Genealogy: Photographing children

Genealogy: Photographing childrenBy Barry J. Ewell

For over 40 years I have used the camera to capture the lives of my family and friends.  The camera has been a very important tool in my professional career in public relations and advertising.  I first started with a film camera and spent hundreds of wonderful/fun hours in a dark room developing and printing my on prints.  Since the late 90’s I have used the digital camera extensively in to aid in my genealogical research.

The following are some of the lessons I have learned when photographing children.

Make picture-taking a part of your everyday life with children. Children are always climbing, building, exploring, and trying out new things.

  1. 1. Begin a photo tradition.
    1. Take pictures regularly so that you, your family, and friends can see how much your child has changed: Initiate one of the following ideas:
      1. Capture your child setting off for the first day of school each year.
      2. Mark your child’s growth against a tree–then take note as your child and the tree grow.
      3. Every Father’s Day, surround grandfather with all the grandkids.
  2. 2.Be patient:
    1. Don’t expect to get the perfect shot immediately.
    2. Sit back and wait for the right moment, then shoot quickly.
  3. 3. Shoot at eye level:
    1. Eye-to-eye contact is as engaging in a picture as in real life.
    2. Try sitting on the ground and snapping some photos from the child’s perspective.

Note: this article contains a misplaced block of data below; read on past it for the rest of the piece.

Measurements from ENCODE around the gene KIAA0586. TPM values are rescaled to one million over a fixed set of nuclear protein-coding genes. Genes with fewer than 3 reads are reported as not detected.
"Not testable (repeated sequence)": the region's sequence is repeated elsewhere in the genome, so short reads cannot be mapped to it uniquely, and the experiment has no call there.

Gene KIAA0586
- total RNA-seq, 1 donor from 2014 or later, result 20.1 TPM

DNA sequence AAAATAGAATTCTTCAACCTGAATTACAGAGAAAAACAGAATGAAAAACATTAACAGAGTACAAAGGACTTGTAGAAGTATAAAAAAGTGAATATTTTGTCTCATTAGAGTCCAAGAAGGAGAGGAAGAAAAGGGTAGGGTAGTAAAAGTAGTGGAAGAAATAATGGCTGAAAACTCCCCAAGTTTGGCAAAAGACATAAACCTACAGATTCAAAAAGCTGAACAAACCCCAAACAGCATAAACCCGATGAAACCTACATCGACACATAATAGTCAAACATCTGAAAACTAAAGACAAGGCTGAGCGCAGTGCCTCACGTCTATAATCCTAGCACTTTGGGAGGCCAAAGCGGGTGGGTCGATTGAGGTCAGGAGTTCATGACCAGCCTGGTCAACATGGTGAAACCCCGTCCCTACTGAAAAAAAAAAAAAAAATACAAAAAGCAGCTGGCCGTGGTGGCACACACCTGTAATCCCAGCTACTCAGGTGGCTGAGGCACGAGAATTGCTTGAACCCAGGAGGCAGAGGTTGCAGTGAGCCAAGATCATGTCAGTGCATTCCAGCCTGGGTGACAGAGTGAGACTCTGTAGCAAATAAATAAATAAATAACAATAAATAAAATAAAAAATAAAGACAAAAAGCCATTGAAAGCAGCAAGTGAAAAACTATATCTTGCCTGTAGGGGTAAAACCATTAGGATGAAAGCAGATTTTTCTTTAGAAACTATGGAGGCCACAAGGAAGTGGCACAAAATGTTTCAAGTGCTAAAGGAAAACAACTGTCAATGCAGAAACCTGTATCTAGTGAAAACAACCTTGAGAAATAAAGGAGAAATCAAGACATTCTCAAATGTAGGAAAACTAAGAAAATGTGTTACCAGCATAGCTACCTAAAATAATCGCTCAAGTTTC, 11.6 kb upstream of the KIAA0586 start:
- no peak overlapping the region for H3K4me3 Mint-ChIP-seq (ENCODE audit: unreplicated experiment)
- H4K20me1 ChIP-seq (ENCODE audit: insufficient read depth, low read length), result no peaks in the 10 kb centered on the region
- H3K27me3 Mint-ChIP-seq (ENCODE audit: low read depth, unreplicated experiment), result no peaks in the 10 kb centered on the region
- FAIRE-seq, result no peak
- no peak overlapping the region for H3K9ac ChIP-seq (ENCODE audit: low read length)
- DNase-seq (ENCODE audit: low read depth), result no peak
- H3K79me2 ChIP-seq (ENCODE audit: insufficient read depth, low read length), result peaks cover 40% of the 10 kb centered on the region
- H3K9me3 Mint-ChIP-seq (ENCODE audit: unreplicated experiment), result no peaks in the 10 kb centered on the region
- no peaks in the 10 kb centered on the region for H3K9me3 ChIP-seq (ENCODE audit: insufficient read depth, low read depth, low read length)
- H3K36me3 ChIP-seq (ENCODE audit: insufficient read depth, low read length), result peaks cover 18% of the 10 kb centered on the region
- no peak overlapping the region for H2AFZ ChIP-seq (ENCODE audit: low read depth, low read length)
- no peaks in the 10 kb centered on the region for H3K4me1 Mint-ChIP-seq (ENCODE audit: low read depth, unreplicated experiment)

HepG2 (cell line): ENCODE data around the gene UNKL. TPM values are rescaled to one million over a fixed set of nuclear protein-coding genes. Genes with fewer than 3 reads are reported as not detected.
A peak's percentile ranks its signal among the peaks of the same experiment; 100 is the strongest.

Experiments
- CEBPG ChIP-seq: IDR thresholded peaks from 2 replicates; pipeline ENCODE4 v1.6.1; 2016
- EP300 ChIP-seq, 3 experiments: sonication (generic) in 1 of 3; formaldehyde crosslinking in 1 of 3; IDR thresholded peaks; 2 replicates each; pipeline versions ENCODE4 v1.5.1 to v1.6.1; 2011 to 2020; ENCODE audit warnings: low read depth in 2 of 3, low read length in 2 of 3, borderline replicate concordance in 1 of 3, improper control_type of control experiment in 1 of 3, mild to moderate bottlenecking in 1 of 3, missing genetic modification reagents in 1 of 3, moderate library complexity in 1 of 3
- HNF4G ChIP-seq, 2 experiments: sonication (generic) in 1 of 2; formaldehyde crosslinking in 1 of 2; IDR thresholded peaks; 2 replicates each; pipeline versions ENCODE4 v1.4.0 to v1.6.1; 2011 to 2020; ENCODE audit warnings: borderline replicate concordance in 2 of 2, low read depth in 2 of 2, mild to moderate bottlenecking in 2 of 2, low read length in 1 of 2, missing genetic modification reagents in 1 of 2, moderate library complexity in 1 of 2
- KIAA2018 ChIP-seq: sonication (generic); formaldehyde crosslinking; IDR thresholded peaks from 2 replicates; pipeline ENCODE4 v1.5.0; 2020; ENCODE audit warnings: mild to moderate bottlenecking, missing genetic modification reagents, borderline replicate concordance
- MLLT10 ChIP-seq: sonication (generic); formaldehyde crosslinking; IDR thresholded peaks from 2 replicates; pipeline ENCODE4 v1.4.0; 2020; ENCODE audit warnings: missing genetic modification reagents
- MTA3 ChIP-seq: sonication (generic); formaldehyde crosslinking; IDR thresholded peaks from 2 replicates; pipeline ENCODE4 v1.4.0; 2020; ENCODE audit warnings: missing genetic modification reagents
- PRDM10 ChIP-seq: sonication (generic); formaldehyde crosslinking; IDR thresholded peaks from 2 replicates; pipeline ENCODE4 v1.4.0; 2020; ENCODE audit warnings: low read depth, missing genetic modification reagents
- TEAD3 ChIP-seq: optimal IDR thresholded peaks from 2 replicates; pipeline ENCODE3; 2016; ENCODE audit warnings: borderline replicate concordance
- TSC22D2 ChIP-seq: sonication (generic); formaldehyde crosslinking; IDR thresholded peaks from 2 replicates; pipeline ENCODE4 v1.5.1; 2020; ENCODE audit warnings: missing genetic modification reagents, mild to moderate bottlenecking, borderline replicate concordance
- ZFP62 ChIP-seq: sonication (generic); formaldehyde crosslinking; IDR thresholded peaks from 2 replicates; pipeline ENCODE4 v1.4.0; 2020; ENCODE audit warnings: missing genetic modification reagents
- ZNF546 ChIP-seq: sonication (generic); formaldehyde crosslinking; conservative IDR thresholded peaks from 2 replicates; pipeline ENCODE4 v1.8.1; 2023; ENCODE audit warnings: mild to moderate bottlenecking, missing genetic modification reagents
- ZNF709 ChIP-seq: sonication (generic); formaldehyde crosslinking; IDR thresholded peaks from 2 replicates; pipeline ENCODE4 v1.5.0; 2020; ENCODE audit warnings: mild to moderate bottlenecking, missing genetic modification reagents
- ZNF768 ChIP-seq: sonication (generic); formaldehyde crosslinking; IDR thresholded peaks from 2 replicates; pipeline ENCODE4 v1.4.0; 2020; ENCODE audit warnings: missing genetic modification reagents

3. Expressions will look more natural, your flash photos will be more evenly lit from nose to toe, and the background will probably look a lot better, too.
    4. This also works great for pets!
  4. 4. Take candid pictures:
    1. Ignore the impulse for subjects to pose by staring at the camera.
    2. Variety is important.
    3. Take candid shots to show them working, playing, leaning against a banister chatting, or relaxing.
  5. Include friends in your pictures:
    1. Remember to include your kids’ friends in some of your pictures.
    2. In years to come, these pictures will remind them of happy times and the bonds that were so strong.
    3. “Look! That was right after Carrie tried to cut her own hair!” “Whatever happened to Tyler?” “I wonder what we were giggling about.”
  6. 6. Get close:
    1. Fill the camera’s LCD display with your subject to create pictures with greater impact.
    2. Step in close or use your camera’s zoom to emphasize what is important and exclude the rest.
    3. Check the manual for your camera’s closest focusing distance.
  7. 7. Let kids record their world:
    1. It’s a whole new world when seen through a child’s eyes.
    2. One time use cameras and digital cameras provide easy ways to let kids take pictures of each other and to capture what’s important to them.
  8. 8. Place your subject off-center.
    1. Placing your subject to one side of the frame can make the composition more interesting and dynamic.